Geospatial mapping tools help insurers visualize the location of risks and their proximity to each other, removing artificial boundaries, offering a more complete look at exposure and creating opportunities to improve risk management.
Spreadsheets can offer flawed analysis of nearby exposures; maps are crystal clear, showing you where the properties exist in your book of business and exactly how close they are to potential exposures, both current and historical. While this data can in fact be gleaned from traditional methods, using geospatial tools will save underwriters valuable time and effort, allowing them to be more effective in their workflows.
Conditions change in between reinsurance reviews, and it is important to have a picture of risk that updates based on what is happening in the world.
Here is an example…
Most insurers generate or purchase wildfire risk scores to assess a property before insuring it. However, the evolution in wildfire risk means that wildfires are now happening in areas with previously acceptable scores.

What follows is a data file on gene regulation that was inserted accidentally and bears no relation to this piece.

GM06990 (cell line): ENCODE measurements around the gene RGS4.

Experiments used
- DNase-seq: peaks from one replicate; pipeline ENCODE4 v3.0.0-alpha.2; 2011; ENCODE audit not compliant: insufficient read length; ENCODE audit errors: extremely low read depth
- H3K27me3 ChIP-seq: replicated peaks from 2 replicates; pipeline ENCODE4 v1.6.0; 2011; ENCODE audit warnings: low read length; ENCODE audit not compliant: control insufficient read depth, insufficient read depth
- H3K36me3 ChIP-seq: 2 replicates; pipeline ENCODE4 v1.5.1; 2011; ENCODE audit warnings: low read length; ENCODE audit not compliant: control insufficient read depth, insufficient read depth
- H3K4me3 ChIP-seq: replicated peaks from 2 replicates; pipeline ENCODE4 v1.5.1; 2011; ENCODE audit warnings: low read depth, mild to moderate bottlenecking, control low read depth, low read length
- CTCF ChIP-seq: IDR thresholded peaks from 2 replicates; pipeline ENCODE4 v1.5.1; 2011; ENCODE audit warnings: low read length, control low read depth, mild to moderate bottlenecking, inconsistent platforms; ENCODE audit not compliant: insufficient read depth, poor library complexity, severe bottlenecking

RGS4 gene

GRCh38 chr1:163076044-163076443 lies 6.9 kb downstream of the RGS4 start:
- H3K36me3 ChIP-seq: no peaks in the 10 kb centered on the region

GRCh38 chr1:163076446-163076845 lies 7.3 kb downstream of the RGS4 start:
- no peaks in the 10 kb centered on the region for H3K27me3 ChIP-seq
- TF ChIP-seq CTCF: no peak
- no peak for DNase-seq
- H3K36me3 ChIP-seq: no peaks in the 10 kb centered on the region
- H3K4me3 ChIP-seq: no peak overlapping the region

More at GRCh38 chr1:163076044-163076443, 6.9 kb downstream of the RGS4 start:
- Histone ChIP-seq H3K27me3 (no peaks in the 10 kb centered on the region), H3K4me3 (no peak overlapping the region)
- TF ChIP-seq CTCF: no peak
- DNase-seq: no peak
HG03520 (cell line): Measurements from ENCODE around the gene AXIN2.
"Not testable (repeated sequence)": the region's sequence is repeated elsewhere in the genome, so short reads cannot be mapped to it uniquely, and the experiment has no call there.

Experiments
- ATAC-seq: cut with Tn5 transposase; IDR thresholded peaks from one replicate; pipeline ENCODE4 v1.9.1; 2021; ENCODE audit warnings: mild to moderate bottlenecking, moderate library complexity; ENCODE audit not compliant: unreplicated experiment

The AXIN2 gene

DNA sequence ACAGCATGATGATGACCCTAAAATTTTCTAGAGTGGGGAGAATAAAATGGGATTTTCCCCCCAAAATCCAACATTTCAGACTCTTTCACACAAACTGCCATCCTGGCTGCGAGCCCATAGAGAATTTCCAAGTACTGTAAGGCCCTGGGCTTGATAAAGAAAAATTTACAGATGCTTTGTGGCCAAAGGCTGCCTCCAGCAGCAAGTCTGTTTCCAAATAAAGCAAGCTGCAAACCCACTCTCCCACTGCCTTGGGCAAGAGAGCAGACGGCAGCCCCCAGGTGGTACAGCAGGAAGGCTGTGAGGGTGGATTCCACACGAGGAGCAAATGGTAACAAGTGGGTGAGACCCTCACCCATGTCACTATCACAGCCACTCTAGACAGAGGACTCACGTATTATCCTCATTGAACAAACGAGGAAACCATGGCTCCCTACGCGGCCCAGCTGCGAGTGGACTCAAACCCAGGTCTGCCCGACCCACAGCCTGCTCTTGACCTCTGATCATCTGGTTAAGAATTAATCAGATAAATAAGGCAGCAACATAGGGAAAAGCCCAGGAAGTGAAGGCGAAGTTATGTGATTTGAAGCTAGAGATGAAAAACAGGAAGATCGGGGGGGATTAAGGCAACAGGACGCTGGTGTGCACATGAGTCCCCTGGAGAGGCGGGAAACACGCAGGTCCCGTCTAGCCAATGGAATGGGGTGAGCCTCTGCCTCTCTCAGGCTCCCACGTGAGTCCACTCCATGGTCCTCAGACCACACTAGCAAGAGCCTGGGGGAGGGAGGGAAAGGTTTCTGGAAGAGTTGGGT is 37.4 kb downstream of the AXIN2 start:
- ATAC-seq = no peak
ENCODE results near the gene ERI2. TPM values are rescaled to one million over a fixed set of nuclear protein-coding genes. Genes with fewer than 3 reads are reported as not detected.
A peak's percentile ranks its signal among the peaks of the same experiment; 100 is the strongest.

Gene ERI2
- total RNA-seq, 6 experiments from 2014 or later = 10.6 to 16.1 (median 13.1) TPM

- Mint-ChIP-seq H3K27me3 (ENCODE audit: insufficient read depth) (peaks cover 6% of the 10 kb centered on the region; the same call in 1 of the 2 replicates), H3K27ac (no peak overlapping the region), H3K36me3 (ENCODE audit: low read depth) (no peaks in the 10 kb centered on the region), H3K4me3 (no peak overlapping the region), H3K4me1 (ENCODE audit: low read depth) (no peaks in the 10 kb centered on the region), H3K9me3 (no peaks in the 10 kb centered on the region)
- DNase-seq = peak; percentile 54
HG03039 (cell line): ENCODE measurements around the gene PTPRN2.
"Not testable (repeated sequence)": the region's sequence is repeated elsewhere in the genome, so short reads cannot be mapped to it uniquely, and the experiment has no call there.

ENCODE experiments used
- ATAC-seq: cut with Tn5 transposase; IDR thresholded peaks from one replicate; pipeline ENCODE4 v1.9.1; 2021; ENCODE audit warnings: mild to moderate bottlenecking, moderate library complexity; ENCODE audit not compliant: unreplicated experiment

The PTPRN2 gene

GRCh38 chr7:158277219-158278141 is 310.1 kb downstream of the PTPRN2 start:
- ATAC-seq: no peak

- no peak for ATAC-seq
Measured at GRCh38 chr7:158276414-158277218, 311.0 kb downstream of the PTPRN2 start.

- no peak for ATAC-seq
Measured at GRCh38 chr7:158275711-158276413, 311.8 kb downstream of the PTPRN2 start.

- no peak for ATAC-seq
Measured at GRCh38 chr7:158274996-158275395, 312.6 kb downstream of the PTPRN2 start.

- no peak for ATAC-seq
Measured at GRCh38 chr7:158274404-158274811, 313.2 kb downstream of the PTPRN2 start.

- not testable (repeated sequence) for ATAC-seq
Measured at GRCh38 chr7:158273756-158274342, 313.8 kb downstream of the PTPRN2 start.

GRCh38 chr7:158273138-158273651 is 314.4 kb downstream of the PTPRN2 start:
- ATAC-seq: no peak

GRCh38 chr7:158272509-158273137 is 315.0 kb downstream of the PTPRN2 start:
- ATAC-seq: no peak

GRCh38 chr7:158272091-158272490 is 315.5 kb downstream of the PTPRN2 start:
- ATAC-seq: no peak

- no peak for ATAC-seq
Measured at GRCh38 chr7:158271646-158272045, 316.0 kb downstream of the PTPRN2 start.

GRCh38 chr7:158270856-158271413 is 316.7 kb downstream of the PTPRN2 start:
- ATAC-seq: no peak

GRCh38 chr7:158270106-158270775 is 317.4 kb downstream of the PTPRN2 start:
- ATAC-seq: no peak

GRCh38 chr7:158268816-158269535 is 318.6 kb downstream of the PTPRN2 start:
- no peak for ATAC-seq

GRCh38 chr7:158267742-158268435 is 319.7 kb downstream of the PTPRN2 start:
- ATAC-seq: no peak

You need real-time information as it is happening, year to year, month to month, week to week alongside a proven wildfire scoring system that works.
BuildingMetrix has teamed up with GIA Map to provide you with geospatial tools that incorporate real-time updates. In conjunction with historical data, GIA Map provides real-time map layers for 40+ natural hazard perils. With GIA Map, you can map an address and quickly view your individual risk and understand the hazards around them. GIA Map offers you complete control of how many properties you want in a geographic area by allowing you to set the rules and receive alerts when you have exceeded the maximum. GIA Map is extremely customizable and is currently being used successfully by a number of companies to manage their risk aggregation for wildfire, their reinsurance purchases and many other hazards.
When it comes to real-time wildfire monitoring, we’ve partnered with Orora Tech, a company that specializes in early wildfire detection and monitoring using satellite data and advanced fire algorithms.
Our geospatial tools aggregate all data in one place, combining data from your book of business with historical risk data and real-time updates.
For example, our wildfire tool includes data regarding historic wildfire perimeters, showing the exact distance each property in your book of business is from where previous wildfires burned.